Measure Return On Investment Using Custom URLs, Coupon Codes, and Chatting With Customers
Print advertisements and coupons have distinct advantages over online and digital options, with one major caveat: anyone capable of operating computer mouse can track digital ads by open rates, demographic breakdowns, click-throughs, and more. Launching a paper campaign can require a bit more work.
Despite these built-in disadvantages, those using print ads had several informative tools at their disposal to measure ROI and track coupon use. Here are some of the top ways to measure success.
1. Before Your Launch Your Campaign, Set Up Custom URLs and Phone Numbers
One key way to measure ad effectiveness is to divert readers to a special website or dedicated phone line–perhaps by adding “webspecial” to the internet address or by establishing a new phone line.
“By creating a unique URL and phone number for an advertisement, it’s easy to track calls and page visits to determine which customers got in touch with your business after seeing the ad,” notes Hey Now Media.
When it comes to a special URL, there are several options, explains Digital Operative. Among the best ideas are those which shorten your web address so it is easier to read on an ad and type in on a keyboard. Free shorteners like bit.ly generate random letter-number combos which are just a handful of characters long and also offer branding, tracking, and web optimization. So-called vanity URL shorteners, meanwhile, are custom and based off your home page address. Examples include huff.to (The Huffington Post), on.mash.to (Mashable), and elq.to (Eloqua).
What if you are running radio, TV, and print ads at once? AvidTrak is one service which offers thousands of toll-free and local numbers with track ability to pinpoint which ad media buy gets you the best phone leads. Real-time info includes campaign name, caller ID, date and time of call, and more. Calls can also be tagged with notes and then be shared.
In all of the cases, the shortened URLs or custom URLs can land on your same home page, but you get a new set of metrics to track. Custom phone numbers work much the same way—the ad-specific phone number goes to your same office, but with unique routing you can measure how the campaign is working.
2. Include Coupons and Discount Codes
If a customer walks into your store with one of your coupons in hand you know that your campaign is working. Tally those coupons, each of which can have scannable codes, and you can track what paper delivered to what neighborhood brought the most customers in. Further your investigation by digging into Census data about specific hoods and you have a treasure trove of fascinating beta. Another option for free local phone numbers with call forwarding, voicemail, messaging, and more is Google Voice.
“Plus it’s great for business,” added Hey Now. “Who doesn’t love a good discount?”
Key to this is ensuring you have created completely separate coupons for each campaign so ROI can be tracked effectively; this can include A/B ad testing.
“Over time, A/B testing can be used to massively increase the return on investment your direct mail postcards produce,” explains Quantum Postcards, whose web site also demonstrates how to conduct a test. “By testing headlines, subheadings, images and copy, you can double, triple or quadruple your response rate and profit margin.”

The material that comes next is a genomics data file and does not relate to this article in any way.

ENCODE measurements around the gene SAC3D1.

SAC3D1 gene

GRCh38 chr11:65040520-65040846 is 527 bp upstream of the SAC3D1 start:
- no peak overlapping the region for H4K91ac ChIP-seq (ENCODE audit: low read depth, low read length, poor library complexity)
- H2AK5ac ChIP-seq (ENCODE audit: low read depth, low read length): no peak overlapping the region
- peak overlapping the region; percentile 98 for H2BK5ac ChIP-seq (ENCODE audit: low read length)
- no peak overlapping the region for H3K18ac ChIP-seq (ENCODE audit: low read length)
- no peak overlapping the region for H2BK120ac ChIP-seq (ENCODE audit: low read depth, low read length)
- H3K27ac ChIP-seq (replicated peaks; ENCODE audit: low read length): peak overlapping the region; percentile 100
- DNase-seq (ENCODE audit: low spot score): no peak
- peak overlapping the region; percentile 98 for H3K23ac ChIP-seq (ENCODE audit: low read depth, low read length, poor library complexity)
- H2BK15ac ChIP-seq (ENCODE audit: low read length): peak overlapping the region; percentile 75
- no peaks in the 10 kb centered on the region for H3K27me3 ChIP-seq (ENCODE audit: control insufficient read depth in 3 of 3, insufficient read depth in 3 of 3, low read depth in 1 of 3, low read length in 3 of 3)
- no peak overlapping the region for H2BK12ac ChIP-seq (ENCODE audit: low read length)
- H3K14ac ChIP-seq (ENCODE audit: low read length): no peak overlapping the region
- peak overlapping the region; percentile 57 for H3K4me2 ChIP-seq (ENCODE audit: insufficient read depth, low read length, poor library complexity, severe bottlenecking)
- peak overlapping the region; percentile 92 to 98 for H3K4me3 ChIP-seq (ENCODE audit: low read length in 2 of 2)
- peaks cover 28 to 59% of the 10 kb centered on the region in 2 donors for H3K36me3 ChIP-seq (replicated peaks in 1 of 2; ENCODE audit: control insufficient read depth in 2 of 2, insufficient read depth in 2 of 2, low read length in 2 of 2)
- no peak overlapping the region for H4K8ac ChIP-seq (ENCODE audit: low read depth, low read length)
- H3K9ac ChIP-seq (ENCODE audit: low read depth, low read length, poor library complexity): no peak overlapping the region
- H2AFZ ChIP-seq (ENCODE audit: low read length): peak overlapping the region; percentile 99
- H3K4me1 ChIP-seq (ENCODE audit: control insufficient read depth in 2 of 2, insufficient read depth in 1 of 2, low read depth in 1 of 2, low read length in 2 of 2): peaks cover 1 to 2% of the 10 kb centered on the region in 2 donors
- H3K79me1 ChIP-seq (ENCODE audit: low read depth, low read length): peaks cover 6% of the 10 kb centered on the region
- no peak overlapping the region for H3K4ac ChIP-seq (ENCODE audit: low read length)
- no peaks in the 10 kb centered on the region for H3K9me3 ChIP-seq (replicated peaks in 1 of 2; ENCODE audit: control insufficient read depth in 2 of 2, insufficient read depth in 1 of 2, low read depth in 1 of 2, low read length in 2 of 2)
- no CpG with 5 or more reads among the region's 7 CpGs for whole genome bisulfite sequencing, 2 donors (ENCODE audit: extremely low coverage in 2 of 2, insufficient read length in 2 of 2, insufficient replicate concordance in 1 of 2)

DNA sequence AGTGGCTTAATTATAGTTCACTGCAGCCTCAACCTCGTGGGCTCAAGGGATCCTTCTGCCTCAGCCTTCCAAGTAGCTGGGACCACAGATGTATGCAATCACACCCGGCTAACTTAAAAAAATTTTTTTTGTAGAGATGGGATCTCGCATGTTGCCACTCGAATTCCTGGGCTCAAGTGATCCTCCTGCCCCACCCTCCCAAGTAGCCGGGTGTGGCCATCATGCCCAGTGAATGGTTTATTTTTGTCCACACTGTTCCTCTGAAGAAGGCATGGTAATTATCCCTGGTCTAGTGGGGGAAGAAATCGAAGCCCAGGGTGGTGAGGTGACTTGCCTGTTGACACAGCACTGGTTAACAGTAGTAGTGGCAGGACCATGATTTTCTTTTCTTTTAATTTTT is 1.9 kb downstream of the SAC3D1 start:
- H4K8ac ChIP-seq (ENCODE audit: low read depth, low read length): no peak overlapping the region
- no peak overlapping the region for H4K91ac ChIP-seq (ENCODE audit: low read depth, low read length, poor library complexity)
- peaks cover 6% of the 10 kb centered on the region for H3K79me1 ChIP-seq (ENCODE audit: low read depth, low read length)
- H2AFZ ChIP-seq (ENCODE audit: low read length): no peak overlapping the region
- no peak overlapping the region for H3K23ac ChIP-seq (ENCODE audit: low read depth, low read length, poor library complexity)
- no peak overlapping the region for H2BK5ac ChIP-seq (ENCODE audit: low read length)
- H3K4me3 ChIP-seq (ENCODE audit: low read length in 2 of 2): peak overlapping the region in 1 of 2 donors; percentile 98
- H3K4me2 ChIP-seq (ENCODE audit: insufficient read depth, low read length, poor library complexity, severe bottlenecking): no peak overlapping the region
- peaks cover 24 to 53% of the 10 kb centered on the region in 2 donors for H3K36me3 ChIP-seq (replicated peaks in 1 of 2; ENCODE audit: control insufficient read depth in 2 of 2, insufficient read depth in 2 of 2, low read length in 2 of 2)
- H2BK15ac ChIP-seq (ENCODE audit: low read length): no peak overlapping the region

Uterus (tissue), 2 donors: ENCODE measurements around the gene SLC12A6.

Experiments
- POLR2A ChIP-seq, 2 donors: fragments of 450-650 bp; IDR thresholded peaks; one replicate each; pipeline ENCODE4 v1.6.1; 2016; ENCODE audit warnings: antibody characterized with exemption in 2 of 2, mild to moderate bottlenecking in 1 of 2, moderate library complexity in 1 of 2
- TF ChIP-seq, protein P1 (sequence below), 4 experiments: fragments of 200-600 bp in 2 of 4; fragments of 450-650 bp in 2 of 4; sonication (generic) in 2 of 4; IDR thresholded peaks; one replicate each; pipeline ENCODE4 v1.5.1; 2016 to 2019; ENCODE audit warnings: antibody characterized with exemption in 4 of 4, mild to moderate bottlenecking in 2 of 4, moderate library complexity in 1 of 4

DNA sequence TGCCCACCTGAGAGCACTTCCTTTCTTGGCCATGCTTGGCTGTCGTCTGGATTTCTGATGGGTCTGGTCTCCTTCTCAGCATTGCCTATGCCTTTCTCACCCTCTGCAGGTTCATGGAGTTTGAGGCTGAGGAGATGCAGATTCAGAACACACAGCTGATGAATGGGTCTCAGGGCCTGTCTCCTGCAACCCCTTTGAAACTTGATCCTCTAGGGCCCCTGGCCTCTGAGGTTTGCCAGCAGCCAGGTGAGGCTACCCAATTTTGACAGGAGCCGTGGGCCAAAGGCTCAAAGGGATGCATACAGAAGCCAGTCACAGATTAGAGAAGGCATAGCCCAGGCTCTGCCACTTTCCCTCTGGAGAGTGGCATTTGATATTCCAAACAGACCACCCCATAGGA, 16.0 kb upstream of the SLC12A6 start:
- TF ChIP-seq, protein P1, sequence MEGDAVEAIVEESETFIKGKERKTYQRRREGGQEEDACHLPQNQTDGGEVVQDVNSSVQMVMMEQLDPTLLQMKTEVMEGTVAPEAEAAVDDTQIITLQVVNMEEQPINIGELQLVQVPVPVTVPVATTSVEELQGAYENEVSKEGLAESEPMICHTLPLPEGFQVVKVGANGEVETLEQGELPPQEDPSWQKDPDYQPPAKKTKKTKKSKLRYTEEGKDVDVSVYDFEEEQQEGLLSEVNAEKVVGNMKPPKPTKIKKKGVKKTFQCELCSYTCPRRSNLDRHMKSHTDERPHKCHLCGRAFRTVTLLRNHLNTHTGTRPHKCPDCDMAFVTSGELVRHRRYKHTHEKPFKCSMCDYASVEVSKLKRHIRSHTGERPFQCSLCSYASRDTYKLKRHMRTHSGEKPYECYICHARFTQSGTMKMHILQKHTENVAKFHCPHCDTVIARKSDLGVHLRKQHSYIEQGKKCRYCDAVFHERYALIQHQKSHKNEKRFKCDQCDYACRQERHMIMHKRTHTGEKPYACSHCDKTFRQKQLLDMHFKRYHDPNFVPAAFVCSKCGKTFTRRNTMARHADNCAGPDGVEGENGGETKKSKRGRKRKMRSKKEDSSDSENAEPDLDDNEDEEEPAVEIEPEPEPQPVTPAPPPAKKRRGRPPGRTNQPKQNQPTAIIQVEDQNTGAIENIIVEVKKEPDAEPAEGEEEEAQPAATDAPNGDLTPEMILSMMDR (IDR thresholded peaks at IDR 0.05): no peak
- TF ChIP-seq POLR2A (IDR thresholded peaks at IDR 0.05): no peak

Chilli Printing suggest keeping to call-to-action direct and straightforward. The key to successful tracking starts with defining an ideal result and keep in mind that the discount has to be substantial.
“Do a quick competitor analysis and be aware that most people don’t act on a 10% coupon unless they were going to get an item anyway,” Chilli noted. “When relying on a deal to increase business, make it at least 15%.”
Coupon advertising for business promote can also include promotional codes, Chilli added. Promo codes are ideal for flyers and printed coupons but can be used on posters and billboards if they are short, simple, and memorable.
“When a customer uses a code on your website or for placing a phone order, you’ll know they are responding to your printed advertising,” Chilli explained. “Again, make sure to gain detailed insight by using different codes for different media: one for posters, one for flyers, one for display ads–or segment your distribution area.”
3. Learn About Your Customers the Old-Fashioned Way—By Talking To Them
Your advantage as a brick-and-mortar store is that you can interact with customers in a personal, one-on-one way which is simply not possible online. Martin Thomas, president and owner of Always On Communications, suggests using this to your advantage.
“Have your store employees ask each customer who comes into the store, ‘How did you hear about us?’” he said. “Then calculate how many of them say ‘from your magazine/newspaper ad.’”
But, Thomas cautioned, understand that this is not an experiment you can run in a day. Magazines may be on newsstands for a month or more, and coupons delivered in the mail may take days to get opened and even longer to be put in wallets or purses.
“A print ad that you run in October could have effects on your store traffic and sales for two or three months down the line as it gets passed around and new people are exposed to the ad,” he said.
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